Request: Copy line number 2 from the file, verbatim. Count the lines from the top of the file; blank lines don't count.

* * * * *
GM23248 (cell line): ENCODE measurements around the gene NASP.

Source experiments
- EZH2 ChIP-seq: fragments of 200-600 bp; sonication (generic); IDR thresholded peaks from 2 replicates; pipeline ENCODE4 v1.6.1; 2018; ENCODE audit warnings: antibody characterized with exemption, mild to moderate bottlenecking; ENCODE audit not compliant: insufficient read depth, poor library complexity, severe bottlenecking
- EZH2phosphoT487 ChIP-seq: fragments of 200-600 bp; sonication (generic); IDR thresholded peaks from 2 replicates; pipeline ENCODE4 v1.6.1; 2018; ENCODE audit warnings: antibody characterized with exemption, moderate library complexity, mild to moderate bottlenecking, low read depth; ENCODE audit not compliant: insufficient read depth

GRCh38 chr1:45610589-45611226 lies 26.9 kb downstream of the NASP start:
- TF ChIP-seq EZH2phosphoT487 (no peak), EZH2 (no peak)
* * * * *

Source experiments